With the rising of the equatorial sun, the undercast clouds climbed the slopes of Kilimanjaro and slowly enveloped us in an eery mist. We had begun our summit push about an hour before dawn, a line of bobbing headlamps weaving through the sleeping camp at Barafu, 15,200′ above sea level. Now, as we ascended past 17,000′, pole pole (slowly, slowly), I was beginning to really feel the altitude. Despite six days of acclimatization and hiking along the Lemosho Route, all five of us were quietly focused on each slow step along the steep and winding switchbacks up toward the rim of Kilimanjaro’s volcanic crater; step, breathe, step, breathe. A few trekkers were already descending – those who rose at midnight to make their entire summit push during the moonlit night, jubilant from reaching the summit – and those who looked quite pale and were gingerly being led down by a guide holding each elbow. The altitude affects everyone differently, and the sick have to descend quickly. We pushed on, hoping for clear skies at the summit and for weather good enough to stay overnight in the crater as planned.
But I get ahead of myself. This 11-day trip, including 9 days on the mountain, is a long story. As you read the trip description below, be sure to check out the photo galleries of the trek, of our two days pre-trek, of the flora and fauna, and of night skies on the mountain.
Our final safari dinner, at the Enashiva nyumba, was Tanzania style food. Finally! although the food at all the restaurants and nyumbas was wonderful, it was basically western-style food. I was pleased to finally have a chance to sample some of the local food, including ugali and stew.
Day 9 was an opportunity to experience a tiny slice of the local culture, at least, of the Maasai culture. We started with an early-morning walk, before breakfast, strolling through the nearby meadows to see wildlife during this particularly active time of day. I was particularly interested in our Maasai guide, one of the rangers hired by Thomson to patrol the reserve. On his waistband he wore two items traditional for every Maasai warrior – a wooden club and a large machete-like knife, along with a cellphone. The old meets the new; the three essentials of any warrior strolling the hills of Maasai country! The knife has many practical uses, of course, and the cellphone provides connectivity even in these remote locations. The wooden club was a bit of a mystery; it had a natural bulb-shaped head, a burl or knot selected carefully from just the right stick. The shaft was whittled to a point. He explained that this club was important for self-defense, during his patrols, if he needed to protect himself he could swing or throw the club at an animal. Continue reading “Maasai”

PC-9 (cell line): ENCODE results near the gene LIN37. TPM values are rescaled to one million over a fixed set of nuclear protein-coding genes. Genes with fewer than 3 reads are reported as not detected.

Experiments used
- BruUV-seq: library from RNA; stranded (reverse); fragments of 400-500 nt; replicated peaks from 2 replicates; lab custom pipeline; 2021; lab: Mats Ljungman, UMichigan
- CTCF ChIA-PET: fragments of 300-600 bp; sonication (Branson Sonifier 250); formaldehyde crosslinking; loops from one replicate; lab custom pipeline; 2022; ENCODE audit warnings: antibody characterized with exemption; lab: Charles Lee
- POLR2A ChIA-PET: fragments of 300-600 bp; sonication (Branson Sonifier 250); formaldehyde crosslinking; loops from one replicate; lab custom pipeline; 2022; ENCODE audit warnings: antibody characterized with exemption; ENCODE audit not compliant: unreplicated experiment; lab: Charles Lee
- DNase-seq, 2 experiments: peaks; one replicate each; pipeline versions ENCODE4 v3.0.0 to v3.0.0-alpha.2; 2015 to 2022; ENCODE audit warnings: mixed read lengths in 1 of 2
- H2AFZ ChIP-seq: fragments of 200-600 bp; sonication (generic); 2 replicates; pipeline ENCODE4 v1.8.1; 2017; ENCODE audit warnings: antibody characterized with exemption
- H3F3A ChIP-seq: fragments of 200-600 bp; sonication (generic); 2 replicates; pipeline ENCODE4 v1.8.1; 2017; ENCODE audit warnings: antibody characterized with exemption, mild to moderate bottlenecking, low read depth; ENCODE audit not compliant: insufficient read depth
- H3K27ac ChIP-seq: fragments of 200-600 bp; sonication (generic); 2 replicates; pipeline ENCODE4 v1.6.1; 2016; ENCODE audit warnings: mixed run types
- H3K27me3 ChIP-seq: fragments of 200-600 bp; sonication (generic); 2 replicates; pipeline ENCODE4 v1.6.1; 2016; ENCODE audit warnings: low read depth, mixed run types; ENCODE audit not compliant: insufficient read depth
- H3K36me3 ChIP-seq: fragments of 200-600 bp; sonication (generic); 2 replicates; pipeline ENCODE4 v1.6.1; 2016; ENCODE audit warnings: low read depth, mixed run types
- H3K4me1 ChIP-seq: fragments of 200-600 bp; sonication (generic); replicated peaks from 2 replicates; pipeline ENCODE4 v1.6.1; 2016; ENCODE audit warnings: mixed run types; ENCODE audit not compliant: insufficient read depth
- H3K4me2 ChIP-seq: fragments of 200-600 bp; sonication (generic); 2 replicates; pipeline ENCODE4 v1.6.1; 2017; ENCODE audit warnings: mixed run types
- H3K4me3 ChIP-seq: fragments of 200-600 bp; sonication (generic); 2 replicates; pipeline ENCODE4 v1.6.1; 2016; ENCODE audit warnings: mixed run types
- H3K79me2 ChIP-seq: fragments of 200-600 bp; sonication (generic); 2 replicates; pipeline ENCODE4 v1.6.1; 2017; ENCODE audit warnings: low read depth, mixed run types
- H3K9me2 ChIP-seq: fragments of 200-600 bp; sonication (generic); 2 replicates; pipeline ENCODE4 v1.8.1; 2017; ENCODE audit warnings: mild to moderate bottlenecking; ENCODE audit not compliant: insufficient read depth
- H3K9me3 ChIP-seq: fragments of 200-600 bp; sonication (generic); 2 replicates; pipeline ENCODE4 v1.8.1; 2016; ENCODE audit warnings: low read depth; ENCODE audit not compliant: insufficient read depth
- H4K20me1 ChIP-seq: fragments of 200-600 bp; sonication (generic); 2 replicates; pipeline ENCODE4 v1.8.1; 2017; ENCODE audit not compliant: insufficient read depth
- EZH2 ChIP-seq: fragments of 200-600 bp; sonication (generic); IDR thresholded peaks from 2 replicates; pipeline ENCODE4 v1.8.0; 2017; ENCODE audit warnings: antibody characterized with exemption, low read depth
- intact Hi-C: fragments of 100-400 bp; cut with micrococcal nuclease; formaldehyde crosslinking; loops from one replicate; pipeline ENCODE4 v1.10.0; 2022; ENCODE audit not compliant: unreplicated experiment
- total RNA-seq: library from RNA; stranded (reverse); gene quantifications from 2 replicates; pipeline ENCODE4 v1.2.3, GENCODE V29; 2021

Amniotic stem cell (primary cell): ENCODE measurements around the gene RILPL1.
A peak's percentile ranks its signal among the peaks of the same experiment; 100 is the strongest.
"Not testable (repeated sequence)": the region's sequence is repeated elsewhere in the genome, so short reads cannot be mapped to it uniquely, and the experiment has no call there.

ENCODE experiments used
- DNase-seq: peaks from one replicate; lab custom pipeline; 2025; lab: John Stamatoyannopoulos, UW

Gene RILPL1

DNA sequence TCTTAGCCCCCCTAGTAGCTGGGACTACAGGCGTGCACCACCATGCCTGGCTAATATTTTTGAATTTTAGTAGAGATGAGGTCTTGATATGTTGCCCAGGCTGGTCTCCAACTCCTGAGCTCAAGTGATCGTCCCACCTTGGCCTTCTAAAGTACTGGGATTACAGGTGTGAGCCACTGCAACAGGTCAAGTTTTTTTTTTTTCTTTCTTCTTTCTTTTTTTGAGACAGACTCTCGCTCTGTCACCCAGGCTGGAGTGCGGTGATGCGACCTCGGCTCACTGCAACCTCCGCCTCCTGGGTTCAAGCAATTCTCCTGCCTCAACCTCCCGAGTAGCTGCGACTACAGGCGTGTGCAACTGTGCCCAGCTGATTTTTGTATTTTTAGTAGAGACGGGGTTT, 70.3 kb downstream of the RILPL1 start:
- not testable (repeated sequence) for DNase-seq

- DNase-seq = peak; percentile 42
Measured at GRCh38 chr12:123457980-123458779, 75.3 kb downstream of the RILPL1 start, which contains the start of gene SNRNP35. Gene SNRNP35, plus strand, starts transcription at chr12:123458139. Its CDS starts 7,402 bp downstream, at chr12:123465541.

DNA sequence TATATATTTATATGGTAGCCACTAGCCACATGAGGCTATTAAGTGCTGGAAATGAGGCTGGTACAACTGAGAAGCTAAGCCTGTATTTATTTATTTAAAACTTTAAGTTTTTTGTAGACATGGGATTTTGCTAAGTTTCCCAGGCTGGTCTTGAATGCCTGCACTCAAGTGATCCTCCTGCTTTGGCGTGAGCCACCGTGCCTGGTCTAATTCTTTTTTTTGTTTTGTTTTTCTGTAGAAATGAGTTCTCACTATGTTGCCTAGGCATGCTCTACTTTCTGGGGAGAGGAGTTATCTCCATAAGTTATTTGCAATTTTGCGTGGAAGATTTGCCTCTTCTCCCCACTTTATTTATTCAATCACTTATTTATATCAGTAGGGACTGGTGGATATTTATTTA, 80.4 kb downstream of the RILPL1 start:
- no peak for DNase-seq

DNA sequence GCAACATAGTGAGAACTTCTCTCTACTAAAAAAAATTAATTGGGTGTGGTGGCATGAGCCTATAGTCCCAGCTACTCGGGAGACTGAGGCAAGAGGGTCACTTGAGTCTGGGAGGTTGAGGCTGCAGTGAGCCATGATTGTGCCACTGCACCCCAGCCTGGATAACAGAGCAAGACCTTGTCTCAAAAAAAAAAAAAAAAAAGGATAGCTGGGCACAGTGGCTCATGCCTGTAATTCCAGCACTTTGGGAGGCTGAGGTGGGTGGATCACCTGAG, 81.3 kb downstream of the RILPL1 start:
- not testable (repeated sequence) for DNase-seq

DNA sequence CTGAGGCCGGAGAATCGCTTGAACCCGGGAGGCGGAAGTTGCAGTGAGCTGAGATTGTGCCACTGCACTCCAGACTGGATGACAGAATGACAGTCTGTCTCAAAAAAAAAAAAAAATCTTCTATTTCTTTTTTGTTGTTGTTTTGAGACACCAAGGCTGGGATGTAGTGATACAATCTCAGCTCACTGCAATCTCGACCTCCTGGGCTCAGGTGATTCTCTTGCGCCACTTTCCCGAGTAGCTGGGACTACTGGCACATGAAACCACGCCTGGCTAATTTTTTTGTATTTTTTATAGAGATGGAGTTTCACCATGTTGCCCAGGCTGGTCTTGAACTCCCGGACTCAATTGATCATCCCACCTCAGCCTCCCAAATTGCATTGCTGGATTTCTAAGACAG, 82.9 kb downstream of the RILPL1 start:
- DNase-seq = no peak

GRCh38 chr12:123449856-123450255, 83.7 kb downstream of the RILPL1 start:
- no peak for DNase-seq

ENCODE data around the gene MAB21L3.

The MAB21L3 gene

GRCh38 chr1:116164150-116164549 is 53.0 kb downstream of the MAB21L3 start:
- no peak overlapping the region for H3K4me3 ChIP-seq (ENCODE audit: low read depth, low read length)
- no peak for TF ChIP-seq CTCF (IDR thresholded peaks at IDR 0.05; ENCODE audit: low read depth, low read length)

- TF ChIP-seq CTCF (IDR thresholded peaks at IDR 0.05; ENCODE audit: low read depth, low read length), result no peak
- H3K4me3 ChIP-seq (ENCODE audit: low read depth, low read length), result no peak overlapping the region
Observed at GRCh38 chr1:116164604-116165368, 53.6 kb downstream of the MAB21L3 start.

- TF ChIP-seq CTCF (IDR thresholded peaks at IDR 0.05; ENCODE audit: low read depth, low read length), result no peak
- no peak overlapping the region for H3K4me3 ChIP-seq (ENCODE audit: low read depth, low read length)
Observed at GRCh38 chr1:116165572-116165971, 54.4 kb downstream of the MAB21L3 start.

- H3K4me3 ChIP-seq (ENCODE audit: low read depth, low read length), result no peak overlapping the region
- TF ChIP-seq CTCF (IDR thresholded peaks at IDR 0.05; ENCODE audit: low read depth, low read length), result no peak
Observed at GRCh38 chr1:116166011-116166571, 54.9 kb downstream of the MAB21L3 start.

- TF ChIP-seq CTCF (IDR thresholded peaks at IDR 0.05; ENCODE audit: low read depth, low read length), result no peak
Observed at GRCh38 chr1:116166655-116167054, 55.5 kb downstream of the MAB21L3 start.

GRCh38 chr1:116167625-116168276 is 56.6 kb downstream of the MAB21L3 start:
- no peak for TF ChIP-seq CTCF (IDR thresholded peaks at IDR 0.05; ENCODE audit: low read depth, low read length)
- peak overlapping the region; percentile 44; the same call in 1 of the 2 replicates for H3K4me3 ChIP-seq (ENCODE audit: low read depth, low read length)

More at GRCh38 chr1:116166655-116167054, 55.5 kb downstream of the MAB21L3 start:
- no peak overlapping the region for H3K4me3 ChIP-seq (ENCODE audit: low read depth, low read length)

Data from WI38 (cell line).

Before lunch on Day 8 we passed through a couple of Maasai villages and turned left at the school (built for the community by Thomson) before entering the Enashiva wildlife conservation area. Formerly owned by one of Tanzania’s largest beer manufacturers, this land had failed as a farm. Fields of hops and barley were trampled and grazed by migrating wildebeest, zebra, giraffe, and all manner of wildlife. It was a losing battle, and the company auctioned the land with the understanding that the buyer would put the land into conservation. Thomson Safaris bought the land, hired local Maasai as rangers to patrol the land, and established a nyumba for use by its safari guests. More recently, Thomson’s non-profit affiliate built a school and a health clinic nearby, on land provided by the town, in support of the local community. We now had the opportunity to experience the wildlife in this reserve, and to meet the local community. Continue reading “Enashiva”
We knew Day 6 was going to be a long drive. From Gibbs Farm we had to climb back up to the rim of Ngorogoro crater, around the rim, and through the dry highlands of the extended Ngorogoro Conservation Area (where the Maasai graze their herds and live in isolated boma, clusters of mud/stick homes) to reach the grasslands of Serengeti. Although the map indeed indicates this is a main road, and signs refer to it as a highway, it is a dusty two-lane dirt road that treats you to 100km of washboards. I was glad to have skilled drivers at the wheel; Robert and Freddy zipped along at a steady pace as we rounded steep corners and avoided oncoming overstuffed public buses or transport trucks, skillfully avoiding the worst of the potholes and boulders that pop-up in the road from place to place. The sight of four dejected men sitting beside a new rover that had, perhaps an hour before, rolled over and over after they had misjudged a turn, reaffirmed the challenges one could face if one attempted to self-drive a safari through this countryside. Continue reading “Serengeti”
After another stop at a souvenir shop we ended our day at Gibbs Farm, a working coffee plantation with a delightful bed-and-breakfast nestled in the lush greenery along the hillside. Like the RiverTrees, it is structured as a set of individual cottages, each sleeping two or four, each with large sitting areas, luxurious porches, and individual fireplaces. Lush gardens of greenery and flowers line the paths and bushbabies scamper among the trees overhead. The main lodge houses an outstanding restaurant – easily the best food we had on the whole trip, and that’s really saying something because we had delicious food at every meal. More than 90% of the food they serve is grown on their own farm, from the vegetables to the eggs and meat, and the chef is outstanding. This was our base for exploring Ngorogoro crater, although Gibbs has its own series of activities (watch the bread-making operation, tour the farms, help pick the vegies for the evening dinner, or listen to a local church choir sing) that made the place a truly fun place to stay. Continue reading “Ngorogoro”